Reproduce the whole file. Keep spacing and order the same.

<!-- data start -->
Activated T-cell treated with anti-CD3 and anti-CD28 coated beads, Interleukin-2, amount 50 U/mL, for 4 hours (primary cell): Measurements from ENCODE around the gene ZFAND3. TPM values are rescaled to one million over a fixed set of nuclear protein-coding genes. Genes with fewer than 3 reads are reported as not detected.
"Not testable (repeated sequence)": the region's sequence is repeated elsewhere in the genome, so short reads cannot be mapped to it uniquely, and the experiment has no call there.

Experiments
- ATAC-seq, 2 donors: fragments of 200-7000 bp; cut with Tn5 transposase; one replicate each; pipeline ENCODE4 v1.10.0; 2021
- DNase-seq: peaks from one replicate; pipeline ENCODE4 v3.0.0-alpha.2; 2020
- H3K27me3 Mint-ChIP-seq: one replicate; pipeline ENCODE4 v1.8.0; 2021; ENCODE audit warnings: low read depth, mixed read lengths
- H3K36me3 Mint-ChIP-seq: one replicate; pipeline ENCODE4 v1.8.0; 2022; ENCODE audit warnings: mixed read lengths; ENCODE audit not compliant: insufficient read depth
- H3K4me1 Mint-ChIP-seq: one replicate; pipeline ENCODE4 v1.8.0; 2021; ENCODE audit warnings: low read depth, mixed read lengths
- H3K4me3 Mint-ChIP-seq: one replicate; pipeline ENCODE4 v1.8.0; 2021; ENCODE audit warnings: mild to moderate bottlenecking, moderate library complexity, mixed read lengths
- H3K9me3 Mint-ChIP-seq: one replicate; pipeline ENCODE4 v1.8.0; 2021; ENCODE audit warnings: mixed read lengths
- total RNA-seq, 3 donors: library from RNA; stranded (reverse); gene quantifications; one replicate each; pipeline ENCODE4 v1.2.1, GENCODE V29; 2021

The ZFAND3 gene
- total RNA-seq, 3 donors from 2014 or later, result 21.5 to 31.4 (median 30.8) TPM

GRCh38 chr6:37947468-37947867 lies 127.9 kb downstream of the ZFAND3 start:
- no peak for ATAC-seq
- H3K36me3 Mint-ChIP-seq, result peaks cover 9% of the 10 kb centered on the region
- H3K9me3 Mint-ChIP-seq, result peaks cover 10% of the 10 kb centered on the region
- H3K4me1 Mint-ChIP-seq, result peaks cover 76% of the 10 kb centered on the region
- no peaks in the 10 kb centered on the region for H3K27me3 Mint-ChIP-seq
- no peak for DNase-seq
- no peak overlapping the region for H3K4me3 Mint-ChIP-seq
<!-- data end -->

Activated T-cell treated with anti-CD3 and anti-CD28 coated beads, Interleukin-2, amount 50 U/mL, for 4 hours (primary cell): Measurements from ENCODE around the gene ZFAND3. TPM values are rescaled to one million over a fixed set of nuclear protein-coding genes. Genes with fewer than 3 reads are reported as not detected.
"Not testable (repeated sequence)": the region's sequence is repeated elsewhere in the genome, so short reads cannot be mapped to it uniquely, and the experiment has no call there.

Experiments
- ATAC-seq, 2 donors: fragments of 200-7000 bp; cut with Tn5 transposase; one replicate each; pipeline ENCODE4 v1.10.0; 2021
- DNase-seq: peaks from one replicate; pipeline ENCODE4 v3.0.0-alpha.2; 2020
- H3K27me3 Mint-ChIP-seq: one replicate; pipeline ENCODE4 v1.8.0; 2021; ENCODE audit warnings: low read depth, mixed read lengths
- H3K36me3 Mint-ChIP-seq: one replicate; pipeline ENCODE4 v1.8.0; 2022; ENCODE audit warnings: mixed read lengths; ENCODE audit not compliant: insufficient read depth
- H3K4me1 Mint-ChIP-seq: one replicate; pipeline ENCODE4 v1.8.0; 2021; ENCODE audit warnings: low read depth, mixed read lengths
- H3K4me3 Mint-ChIP-seq: one replicate; pipeline ENCODE4 v1.8.0; 2021; ENCODE audit warnings: mild to moderate bottlenecking, moderate library complexity, mixed read lengths
- H3K9me3 Mint-ChIP-seq: one replicate; pipeline ENCODE4 v1.8.0; 2021; ENCODE audit warnings: mixed read lengths
- total RNA-seq, 3 donors: library from RNA; stranded (reverse); gene quantifications; one replicate each; pipeline ENCODE4 v1.2.1, GENCODE V29; 2021

The ZFAND3 gene
- total RNA-seq, 3 donors from 2014 or later, result 21.5 to 31.4 (median 30.8) TPM

GRCh38 chr6:37947468-37947867 lies 127.9 kb downstream of the ZFAND3 start:
- no peak for ATAC-seq
- H3K36me3 Mint-ChIP-seq, result peaks cover 9% of the 10 kb centered on the region
- H3K9me3 Mint-ChIP-seq, result peaks cover 10% of the 10 kb centered on the region
- H3K4me1 Mint-ChIP-seq, result peaks cover 76% of the 10 kb centered on the region
- no peaks in the 10 kb centered on the region for H3K27me3 Mint-ChIP-seq
- no peak for DNase-seq
- no peak overlapping the region for H3K4me3 Mint-ChIP-seq